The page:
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Grand Canyon National Park Overview

"The wonders of the Grand Canyon cannot be adequately represented in symbols of speech, nor by speech itself.  The resources of the graphic arts are taxed beyond their powers in attempting to portray it's features.  Language and illustration combined must fail.  The multifarious and exceedingly diverse.  The Cyclopean forms which result from the sculpture of tempests through ages too long for man to contemplate, are wrought into endless details, to describe which would be a task equal in magnitude to that of describing the stars of the heavens."
                    - Major J.W. Powell, "Exploration of the Colorado River and its Canyons"

Given Mr. Powell's statement (and the fact that he had the added advantage of being a much better writer than myself) I won't even attempt such a description.  I will, however, provide a few observations based on my experience hiking and backpacking in the Grand Canyon. 
1) The Grand Canyon is HUGE and most of its area is rarely visited.   You could spend a lifetime hiking and exploring inside the park.
2) Given #1, if you enjoy solitude and a wilderness experience avoid the south rim (except as necessary for entry or exit from the canyon) and the corridor trails (North and South Kaibab Trails and the Bright Angel Trail).  As a warning: the corridor trails are dusty, smelly and crowded with tourists, trail joggers and mules.
3) To probably state the obvious, temperatures increase as you descend into the Canyon (figure on Phoenix like temperatures at the bottom).  For this reason, summer hiking is out of the question.  The best months the author has found for hiking the inner canyon (though I'm hesitant to reveal my secret) are February and November.  Though the rim may be icy and cold, once you get into the Canyon you will have beautiful, cool hiking temperatures.
4) The Park Service issues dire warnings regarding the dangers of hiking within the Canyon (with the 5 million tourists who visit the park every year, I'm sure the warnings are warranted).  Experienced desert hikers, however, will have no trouble adjusting to Canyon hiking - it is exactly like hiking lower Sonoran desert regions elsewhere in the state.  It may even be easier than other desert hikes in that there is considerable information available on current trail conditions and the availability of water.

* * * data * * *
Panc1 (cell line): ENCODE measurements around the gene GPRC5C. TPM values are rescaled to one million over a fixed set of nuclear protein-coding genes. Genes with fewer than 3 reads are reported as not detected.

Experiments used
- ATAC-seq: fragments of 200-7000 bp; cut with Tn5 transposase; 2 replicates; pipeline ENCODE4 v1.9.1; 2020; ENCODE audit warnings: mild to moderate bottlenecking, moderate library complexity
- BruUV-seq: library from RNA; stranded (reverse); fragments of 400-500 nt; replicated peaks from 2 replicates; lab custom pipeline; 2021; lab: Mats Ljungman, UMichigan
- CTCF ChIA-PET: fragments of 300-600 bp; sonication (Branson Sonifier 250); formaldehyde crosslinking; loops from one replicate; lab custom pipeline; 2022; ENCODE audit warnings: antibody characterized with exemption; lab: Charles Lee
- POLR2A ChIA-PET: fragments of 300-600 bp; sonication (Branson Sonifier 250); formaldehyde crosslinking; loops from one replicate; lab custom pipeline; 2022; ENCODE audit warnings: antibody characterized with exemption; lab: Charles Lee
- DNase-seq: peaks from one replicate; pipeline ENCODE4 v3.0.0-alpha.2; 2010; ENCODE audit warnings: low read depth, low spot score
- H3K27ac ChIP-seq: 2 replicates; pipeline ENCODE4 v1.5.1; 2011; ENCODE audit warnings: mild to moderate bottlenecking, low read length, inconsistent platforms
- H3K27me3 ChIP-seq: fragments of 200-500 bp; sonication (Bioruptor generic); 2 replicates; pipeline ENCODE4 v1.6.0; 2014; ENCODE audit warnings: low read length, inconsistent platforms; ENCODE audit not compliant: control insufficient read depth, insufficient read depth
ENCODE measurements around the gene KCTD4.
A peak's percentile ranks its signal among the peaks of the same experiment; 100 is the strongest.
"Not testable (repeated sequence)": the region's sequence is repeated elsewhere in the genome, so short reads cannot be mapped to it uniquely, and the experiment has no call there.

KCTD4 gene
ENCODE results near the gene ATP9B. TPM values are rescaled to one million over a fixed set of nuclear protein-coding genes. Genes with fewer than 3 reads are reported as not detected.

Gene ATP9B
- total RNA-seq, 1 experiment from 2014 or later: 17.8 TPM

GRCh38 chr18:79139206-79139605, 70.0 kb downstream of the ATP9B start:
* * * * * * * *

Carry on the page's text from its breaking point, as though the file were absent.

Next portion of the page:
5) No matter which trail you hike, it is a long steep climb out of the Canyon (especially with a full pack) - prepare accordingly.
6) The Mather Campground on the south rim has pay showers (you do not need to stay at the campground to take advantage of this service)! On the north rim the Lees Ferry Lodge has laundry and pay showers ($2.50 for 5 minutes).

Current information on the park, including weather, fees, directions and activities available are posted on the Grand Canyon National Park Service page and on the Grand Canyon Official Park Information page.

The Grand Canyon faces many challenges as visitation continues to increase.  Two of the larger issues include:
1) The proposal to increase development on the south rim either by expanding Tussayan Village or constructing a new gateway community for the park called Canyon Forest Village.
2) Noise pollution caused by scenic overflights tours.
There is nothing worse in my mind than an organization or business that lines it's pockets with profits from the exploitation of a public resource, while at the same time degrading the quality of that resource for everyone else.  As an individual whose taxes go towards the support of the Park Service (as well as the $20 entry fee you paid to get in), you are rewarded with the dust and stink of mules on the corridor trails (after all you'd be discriminating against the motivationally challenged if you asked them to walk), the incessant whine of helicopter and aircraft engines (much like that of a gnat that buzzes around your head, only you can't swat this one away) as well as the pleasure of the horde straining to get a view & snap that photo since they've already been here 40 minutes and the kids are whining and there is something better on tv anyway.

What is single most effective thing you can do to combat these two evils?  DO NOT GIVE YOUR MONEY TO THEM!  Do not support the overflight businesses, you will have a better time and see more exploring on foot (and it's better for you).  Do not support the gateway communities - buy gas and food ahead of time (it's cheaper anyway), bring a tent and camp outside in the wilderness for free rather than staying in a hotel.

If you feel the need to do more, the Arizona Sierra Club works to protect wilderness in the Grand Canyon and around the state.